Below also in the American Black Walnut End Grain is an end grain island top, which is another great way to beautify your kitchen. This comes in a variety of thickness (2-1/4″, 3″, 4″, or 7″) and widths (25″, 27″, 32″, or 38″).

Cleanliness & Why This Matters

Many of you may have grown up with plastic cutting boards and we had a few in our kitchen over the years as well. With the growth of exposure about the ills of plastic, going with wood should seem like an easy choice although not everyone is yet aware of the potential harmful effects of plastic use. Additionally, wood cutting boards inhibit bacteria growth while plastic cutting boards can harbor more bacteria.

Dr. Ulrike Kleiner, from the Laboratory of Hygiene Research at the Anhalt University in Bernburg, Germany, performed a new study on hygienic qualities of wood and plastic cutting boards. Dr. Kleiner’s results reinforced Dr. Dean Cliver’s study: that hard rock maple wood cutting boards are more sanitary than plastic cutting boards. Furthermore, wood cutting boards are known to be easier on your knives and they are sustainable and biodegradable, where plastic cutting boards are not. For the data junkies among you, can you can read the German study by Dr. Ulrike Kleiner and the Dr. Dean Cliver’s study.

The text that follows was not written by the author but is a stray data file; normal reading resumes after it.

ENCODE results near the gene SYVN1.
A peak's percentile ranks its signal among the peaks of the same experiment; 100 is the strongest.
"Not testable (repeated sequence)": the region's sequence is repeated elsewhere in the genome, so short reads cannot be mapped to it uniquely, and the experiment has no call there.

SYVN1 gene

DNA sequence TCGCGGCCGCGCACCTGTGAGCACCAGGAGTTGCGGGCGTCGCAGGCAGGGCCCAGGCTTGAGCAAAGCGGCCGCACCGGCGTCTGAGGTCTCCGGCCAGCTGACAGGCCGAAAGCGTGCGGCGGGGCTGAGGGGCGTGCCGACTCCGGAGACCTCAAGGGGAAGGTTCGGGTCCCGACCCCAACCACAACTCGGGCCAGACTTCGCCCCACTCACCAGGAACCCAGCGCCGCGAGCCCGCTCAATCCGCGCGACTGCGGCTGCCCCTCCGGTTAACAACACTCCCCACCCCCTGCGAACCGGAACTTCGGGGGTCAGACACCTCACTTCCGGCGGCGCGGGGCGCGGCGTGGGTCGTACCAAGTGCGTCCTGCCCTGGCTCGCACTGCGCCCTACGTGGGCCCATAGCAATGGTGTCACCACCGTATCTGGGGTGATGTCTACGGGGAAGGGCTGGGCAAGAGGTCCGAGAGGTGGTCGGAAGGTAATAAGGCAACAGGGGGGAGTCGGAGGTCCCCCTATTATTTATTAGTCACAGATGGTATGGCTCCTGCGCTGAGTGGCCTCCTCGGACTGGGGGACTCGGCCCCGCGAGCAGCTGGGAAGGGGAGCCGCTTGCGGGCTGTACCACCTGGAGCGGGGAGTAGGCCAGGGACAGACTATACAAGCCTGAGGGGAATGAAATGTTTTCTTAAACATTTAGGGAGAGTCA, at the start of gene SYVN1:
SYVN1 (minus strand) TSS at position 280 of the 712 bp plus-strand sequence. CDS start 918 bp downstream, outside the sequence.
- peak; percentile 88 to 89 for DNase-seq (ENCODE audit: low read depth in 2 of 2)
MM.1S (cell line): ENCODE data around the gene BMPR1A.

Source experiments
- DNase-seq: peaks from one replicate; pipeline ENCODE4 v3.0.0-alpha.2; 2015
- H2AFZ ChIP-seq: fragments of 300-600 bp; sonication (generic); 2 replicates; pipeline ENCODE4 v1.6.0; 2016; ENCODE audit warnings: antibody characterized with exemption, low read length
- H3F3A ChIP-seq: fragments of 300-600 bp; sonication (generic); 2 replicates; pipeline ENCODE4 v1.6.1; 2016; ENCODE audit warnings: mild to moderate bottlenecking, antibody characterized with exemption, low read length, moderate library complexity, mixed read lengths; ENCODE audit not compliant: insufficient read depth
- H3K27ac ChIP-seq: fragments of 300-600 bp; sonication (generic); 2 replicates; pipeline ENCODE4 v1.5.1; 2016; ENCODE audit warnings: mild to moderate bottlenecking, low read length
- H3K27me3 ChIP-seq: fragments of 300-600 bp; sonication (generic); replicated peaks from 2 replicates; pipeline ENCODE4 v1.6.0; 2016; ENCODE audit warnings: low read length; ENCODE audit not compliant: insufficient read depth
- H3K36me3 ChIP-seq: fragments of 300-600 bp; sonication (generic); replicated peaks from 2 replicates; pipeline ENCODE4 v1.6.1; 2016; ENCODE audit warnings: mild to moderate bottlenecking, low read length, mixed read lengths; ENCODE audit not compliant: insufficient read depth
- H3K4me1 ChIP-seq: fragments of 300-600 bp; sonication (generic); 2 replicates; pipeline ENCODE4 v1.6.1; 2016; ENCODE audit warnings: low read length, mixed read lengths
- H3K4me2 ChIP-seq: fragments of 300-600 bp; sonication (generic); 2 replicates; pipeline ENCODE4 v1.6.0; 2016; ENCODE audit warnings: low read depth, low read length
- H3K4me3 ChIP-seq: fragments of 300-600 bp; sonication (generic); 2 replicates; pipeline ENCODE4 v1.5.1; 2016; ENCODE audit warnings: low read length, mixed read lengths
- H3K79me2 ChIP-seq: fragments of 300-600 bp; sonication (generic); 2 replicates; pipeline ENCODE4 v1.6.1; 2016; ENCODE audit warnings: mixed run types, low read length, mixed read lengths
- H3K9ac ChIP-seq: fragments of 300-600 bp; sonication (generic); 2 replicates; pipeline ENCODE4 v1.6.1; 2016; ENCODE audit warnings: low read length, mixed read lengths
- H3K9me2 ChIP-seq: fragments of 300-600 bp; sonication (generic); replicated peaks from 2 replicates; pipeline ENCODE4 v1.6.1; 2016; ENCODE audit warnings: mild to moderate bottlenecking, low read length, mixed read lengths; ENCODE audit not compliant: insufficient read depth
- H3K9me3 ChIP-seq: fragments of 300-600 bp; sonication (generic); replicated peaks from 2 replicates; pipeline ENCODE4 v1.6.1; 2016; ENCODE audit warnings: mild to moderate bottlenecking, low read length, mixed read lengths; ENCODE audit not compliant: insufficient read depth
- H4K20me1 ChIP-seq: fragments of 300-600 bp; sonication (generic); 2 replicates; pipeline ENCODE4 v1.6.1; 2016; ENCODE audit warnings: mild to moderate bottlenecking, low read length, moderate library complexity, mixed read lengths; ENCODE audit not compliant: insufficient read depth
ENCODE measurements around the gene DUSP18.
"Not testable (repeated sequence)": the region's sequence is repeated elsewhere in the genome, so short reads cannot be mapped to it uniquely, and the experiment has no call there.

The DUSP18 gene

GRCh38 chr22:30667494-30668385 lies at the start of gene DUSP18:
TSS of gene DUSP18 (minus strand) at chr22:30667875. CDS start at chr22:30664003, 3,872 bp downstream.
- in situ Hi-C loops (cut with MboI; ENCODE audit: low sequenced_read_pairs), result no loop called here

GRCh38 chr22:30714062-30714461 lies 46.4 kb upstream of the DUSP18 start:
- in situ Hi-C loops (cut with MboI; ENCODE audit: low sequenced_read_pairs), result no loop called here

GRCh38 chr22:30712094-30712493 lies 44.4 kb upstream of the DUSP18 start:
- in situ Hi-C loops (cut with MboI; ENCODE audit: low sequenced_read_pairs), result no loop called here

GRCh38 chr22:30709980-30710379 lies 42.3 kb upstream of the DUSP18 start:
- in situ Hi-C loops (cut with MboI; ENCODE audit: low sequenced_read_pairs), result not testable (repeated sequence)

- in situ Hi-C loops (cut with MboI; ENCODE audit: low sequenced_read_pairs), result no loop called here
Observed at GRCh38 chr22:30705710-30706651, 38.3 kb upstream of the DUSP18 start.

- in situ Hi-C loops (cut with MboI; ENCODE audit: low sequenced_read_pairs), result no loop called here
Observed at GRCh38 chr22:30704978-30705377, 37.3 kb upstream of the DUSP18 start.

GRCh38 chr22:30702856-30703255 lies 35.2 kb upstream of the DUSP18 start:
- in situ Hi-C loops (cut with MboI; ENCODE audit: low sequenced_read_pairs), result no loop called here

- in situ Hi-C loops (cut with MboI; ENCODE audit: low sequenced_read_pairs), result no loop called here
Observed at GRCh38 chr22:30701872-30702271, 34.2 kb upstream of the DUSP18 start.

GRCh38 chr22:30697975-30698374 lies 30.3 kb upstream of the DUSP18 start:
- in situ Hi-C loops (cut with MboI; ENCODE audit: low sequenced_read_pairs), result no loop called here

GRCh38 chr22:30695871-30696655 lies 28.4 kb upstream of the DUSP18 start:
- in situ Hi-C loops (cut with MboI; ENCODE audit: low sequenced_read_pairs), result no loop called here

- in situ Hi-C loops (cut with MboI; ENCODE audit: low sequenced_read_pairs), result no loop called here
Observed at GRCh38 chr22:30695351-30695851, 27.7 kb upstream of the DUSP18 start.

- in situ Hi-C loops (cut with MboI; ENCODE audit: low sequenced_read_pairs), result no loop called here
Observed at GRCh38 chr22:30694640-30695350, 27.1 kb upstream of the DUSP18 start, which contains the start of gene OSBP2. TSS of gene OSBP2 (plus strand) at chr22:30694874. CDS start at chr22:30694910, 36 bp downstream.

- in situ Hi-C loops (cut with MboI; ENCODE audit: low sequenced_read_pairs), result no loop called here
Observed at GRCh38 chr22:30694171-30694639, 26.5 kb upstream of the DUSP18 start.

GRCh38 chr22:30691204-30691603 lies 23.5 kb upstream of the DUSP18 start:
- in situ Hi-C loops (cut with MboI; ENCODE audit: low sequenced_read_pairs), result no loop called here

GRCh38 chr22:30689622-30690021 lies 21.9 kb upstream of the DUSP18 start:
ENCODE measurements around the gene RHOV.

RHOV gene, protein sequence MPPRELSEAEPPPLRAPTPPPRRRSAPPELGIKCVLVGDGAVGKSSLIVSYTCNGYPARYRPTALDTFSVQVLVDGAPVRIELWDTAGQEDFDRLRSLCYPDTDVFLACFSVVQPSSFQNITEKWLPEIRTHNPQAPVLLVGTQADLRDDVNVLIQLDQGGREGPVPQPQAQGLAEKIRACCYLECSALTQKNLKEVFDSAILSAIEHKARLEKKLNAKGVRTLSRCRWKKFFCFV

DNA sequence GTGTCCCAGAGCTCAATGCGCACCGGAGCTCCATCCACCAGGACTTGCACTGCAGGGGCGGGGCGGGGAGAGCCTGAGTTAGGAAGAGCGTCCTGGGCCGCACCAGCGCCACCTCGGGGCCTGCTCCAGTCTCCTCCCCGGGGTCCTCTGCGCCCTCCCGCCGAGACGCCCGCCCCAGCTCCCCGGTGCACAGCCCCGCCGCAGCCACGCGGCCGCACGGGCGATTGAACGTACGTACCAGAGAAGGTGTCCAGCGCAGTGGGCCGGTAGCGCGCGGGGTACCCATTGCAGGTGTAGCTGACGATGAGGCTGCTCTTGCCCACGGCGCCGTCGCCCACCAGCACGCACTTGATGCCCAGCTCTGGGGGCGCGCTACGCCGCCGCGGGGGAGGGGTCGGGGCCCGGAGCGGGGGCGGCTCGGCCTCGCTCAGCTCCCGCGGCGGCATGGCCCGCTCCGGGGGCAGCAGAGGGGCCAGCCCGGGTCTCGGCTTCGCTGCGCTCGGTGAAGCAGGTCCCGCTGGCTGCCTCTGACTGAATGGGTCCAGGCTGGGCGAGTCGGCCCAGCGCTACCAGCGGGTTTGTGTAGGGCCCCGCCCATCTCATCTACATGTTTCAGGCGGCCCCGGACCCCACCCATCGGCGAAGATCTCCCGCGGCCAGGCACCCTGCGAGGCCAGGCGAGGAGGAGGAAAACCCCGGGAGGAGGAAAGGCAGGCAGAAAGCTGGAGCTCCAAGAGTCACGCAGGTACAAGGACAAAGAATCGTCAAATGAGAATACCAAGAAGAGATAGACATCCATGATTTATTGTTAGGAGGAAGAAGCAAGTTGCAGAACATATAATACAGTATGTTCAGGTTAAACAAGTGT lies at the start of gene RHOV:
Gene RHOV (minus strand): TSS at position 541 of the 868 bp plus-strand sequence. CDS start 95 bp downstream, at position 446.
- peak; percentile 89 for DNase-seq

Food safety is a universal concern whether it involves the commercial foodservice industry or the confines of our own home. As many as 1 in 6 Americans get sick by consuming contaminated foods resulting from Salmonella, E-Coli, and Botulism. These foodborne illnesses are common, costly, yet are preventable and can be dramatically decreased by practicing smart food prep habits in your kitchen.

Butcher Blocks and Kitchen Islands

Not all butcher blocks are the same either and so many of them don’t have the appropriate wood thickness on the top for long term durability you want in a butcher block. Imagine a Walnut Top with an Alabaster Base or having choices of wood colored bottoms and your own unique American hard wood choice on top?  Everyone has their own unique taste so you should have plenty of options to choose from when decking out your kitchen.

While we did not test any of their butcher blocks or kitchen islands, we think their selection is stunning enough to share. Have a look at some of the choices at your disposal, including length and depth.